Reviewed by Carrie Ardoin
It’s common knowledge that twins share a special bond, though the intricacies of it are not understood by outsiders. The debut novel Beside Myself by Ann Morgan explores what happens when this unique bond is broken, and how a seemingly minor childhood incident causes an entire family to spiral down into a dark world where everyone is in pain but no one wants to help each other out of it.
When identical twins Helen and Ellie are six years old, they decide to play a game in which they switch places. They change clothes, mannerisms, and their entire personalities. They fool most everyone in their lives, including their own mother. Ellie, who has always been the less favored girl, learns that being in her sister’s place is a vast improvement over the way she’s been treated–and quickly declares to Helen that she will not switch back. Though Helen tries her hardest to explain to her mother what is happening, no one believes her. As time passes, Helen becomes more and more emotionally distressed until she begins to suffer complete disconnects from reality–while her twin thrives.
This novel brings forward the struggles of a person with bipolar disorder, and the events in her life that led her to her many breaking points. You don’t really like or dislike Helen (or Smudge as she comes to be called), but you do feel for her and get angry both for her and at her. Mental health is a hot button issue in America at the present time, and though this book takes place in the UK, a lot of parallels can be seen; those who are mentally ill are looked over, even and especially by their own families, and once they are adults they are largely on their own.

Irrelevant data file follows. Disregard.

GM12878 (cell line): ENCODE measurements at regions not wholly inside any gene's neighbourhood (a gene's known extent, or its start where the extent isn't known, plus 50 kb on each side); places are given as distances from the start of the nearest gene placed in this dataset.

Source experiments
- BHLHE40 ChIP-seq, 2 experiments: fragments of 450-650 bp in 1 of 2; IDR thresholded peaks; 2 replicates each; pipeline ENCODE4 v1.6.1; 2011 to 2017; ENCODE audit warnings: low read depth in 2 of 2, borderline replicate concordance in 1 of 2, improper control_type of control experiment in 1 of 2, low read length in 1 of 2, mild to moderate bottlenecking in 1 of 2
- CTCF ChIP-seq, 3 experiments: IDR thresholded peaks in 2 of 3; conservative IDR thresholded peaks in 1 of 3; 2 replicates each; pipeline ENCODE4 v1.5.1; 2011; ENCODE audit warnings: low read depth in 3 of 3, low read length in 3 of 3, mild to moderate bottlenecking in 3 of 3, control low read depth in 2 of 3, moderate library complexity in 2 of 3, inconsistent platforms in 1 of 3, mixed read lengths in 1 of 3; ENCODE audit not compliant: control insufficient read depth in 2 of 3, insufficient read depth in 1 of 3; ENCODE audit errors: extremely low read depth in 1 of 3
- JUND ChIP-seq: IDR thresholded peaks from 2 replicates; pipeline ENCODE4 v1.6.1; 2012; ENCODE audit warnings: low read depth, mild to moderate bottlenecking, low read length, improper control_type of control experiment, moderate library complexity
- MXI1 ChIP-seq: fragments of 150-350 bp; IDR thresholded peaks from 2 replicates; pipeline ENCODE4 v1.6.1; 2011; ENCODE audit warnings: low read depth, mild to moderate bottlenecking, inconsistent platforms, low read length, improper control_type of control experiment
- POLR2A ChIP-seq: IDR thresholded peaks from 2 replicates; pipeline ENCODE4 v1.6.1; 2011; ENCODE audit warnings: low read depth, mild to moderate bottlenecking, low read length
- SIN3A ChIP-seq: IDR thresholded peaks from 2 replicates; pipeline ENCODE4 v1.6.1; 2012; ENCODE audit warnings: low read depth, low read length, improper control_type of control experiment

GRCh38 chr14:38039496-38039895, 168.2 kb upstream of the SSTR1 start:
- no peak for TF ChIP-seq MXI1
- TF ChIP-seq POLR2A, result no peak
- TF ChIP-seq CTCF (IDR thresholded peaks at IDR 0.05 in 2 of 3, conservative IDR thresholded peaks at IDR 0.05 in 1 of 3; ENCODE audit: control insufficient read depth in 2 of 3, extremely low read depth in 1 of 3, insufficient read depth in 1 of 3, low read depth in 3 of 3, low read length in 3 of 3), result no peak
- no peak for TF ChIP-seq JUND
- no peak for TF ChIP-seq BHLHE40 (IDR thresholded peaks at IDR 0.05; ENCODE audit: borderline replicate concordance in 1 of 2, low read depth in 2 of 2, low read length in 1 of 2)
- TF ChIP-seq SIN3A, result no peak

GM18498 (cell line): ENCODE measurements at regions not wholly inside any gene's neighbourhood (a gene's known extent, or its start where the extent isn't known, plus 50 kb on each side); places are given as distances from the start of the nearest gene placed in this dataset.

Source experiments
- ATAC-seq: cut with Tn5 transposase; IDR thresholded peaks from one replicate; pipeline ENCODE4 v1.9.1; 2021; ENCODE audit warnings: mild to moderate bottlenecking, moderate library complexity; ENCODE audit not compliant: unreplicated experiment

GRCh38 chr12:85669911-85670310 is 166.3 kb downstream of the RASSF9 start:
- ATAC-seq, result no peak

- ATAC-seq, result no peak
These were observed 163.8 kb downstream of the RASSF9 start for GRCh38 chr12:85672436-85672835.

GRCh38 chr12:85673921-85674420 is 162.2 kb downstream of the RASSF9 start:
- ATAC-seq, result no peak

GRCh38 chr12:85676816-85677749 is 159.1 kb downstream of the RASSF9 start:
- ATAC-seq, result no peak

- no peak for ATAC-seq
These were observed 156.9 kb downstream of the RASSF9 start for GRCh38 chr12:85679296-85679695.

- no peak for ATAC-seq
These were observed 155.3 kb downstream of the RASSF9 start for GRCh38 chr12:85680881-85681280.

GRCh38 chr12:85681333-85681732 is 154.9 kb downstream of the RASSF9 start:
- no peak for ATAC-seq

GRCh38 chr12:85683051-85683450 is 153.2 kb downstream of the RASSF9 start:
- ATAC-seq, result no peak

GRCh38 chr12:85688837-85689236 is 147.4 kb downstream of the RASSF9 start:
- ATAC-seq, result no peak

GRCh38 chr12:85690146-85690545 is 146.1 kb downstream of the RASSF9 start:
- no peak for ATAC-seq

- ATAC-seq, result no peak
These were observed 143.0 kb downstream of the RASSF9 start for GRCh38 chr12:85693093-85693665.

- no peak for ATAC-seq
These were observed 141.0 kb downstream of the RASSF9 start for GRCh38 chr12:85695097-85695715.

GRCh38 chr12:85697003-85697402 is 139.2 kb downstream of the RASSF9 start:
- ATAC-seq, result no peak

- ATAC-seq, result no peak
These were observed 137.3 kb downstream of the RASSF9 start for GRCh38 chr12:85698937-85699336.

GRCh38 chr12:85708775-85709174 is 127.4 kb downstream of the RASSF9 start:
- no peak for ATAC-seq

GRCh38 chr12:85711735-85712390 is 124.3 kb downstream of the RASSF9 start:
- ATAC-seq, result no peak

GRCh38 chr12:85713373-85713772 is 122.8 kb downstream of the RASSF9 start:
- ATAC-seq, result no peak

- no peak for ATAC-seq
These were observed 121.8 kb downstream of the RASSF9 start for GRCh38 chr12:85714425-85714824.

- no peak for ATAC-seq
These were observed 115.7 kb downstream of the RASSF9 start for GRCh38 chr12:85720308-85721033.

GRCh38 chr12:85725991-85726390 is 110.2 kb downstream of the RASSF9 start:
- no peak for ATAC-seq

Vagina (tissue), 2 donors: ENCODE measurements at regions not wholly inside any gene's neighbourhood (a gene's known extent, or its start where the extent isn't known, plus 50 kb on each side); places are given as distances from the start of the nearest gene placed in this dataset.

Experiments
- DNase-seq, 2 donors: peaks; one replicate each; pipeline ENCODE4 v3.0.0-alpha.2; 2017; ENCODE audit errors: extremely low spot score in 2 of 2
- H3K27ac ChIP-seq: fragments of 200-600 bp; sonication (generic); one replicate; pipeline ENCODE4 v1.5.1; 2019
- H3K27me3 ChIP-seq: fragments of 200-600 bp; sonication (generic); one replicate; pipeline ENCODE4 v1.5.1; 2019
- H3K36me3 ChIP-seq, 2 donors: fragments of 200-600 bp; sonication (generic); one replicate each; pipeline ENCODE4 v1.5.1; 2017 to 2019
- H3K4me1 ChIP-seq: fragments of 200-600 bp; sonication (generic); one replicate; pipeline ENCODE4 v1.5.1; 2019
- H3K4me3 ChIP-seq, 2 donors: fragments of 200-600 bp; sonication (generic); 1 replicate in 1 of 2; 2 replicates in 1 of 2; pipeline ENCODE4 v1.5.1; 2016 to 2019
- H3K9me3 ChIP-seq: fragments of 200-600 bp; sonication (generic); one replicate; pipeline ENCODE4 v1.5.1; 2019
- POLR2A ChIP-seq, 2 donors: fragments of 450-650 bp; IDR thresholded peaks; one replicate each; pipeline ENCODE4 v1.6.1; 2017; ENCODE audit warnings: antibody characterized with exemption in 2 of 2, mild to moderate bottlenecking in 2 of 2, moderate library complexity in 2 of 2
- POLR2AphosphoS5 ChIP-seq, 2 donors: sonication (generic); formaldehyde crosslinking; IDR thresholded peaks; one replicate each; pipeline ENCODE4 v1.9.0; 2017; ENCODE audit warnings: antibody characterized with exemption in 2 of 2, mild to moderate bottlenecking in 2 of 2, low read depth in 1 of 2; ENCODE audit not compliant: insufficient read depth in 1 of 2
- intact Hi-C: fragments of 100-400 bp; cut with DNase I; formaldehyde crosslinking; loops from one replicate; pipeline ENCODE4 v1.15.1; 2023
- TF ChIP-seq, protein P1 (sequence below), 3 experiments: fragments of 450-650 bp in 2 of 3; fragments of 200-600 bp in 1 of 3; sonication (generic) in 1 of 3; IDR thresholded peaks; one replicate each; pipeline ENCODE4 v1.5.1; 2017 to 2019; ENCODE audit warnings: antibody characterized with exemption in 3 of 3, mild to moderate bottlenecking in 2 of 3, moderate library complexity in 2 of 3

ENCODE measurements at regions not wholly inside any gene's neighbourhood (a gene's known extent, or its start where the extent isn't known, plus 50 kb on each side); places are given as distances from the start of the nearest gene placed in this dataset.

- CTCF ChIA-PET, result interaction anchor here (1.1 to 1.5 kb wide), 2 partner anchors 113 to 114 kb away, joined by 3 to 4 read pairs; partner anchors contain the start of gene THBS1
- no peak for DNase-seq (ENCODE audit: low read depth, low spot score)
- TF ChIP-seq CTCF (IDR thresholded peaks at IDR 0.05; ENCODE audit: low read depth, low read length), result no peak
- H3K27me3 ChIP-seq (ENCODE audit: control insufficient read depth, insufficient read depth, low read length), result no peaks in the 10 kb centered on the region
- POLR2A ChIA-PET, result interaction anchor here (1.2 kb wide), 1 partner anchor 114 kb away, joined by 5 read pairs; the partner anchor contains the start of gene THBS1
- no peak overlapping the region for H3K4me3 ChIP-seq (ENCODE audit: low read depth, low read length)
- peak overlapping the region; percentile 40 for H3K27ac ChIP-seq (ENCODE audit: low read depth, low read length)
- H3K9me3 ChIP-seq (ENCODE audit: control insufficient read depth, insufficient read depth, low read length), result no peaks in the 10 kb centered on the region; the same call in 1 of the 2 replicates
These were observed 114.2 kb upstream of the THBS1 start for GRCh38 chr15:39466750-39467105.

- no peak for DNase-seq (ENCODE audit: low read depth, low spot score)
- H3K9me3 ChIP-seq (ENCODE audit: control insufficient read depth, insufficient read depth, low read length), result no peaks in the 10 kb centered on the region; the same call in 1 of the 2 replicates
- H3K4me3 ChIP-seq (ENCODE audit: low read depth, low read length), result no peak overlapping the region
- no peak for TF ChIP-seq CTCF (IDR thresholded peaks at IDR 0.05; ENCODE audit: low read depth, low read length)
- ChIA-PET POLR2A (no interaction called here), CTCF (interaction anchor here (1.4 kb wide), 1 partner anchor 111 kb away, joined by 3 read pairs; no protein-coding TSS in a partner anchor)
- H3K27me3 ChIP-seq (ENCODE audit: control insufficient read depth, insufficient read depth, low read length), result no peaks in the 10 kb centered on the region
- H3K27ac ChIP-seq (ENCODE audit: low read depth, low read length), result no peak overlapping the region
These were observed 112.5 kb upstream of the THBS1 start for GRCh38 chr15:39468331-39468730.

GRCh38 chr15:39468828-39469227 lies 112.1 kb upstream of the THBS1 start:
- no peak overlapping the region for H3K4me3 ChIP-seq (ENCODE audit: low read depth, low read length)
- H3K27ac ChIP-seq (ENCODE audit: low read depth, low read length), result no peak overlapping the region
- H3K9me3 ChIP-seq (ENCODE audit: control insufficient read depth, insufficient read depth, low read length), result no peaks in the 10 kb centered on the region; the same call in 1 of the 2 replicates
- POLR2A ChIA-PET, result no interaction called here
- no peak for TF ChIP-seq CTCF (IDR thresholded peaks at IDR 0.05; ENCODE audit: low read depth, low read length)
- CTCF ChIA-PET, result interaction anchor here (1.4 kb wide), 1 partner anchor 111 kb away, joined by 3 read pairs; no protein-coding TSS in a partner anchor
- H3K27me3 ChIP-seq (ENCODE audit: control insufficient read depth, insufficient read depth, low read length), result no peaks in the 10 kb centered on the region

I did not like the way the book switched back and forth in both the past and future, and second and third person points of view. After some time I got used to it, but it did pull me out of the plot a bit at every switch.
The author does an amazing job at her characterization of Smudge. Seeing a character from the very beginning up through her adulthood truly helps you understand her motives, though the reasoning may not make much sense to you as a reader. Smudge might be blamed for her own failures in life, but she also got a bad lot in life with a father who also suffered from mental health issues and a non-nurturing mother who refused to recognize what was right in front of her.
If you’re looking for a book with rich characterization and a great flow, you should check out Beside Myself. Be warned, this is not a feel good novel by any means and may contain several triggers for those who have anxiety or PTSD. There is not really a happy ending, but the story is very real.
Carrie runs the blog Sweet Southern Home, and is a stay at home wife and mom to one little boy. When she’s not reading, she’s usually watching Netflix with her husband, playing outside with her son, or baking. Her family would describe her as sometimes annoyingly sarcastic, but mostly lovable.
Review copy was provided free of any obligation by Bloomsbury USA. No monetary or any other form of compensation was received.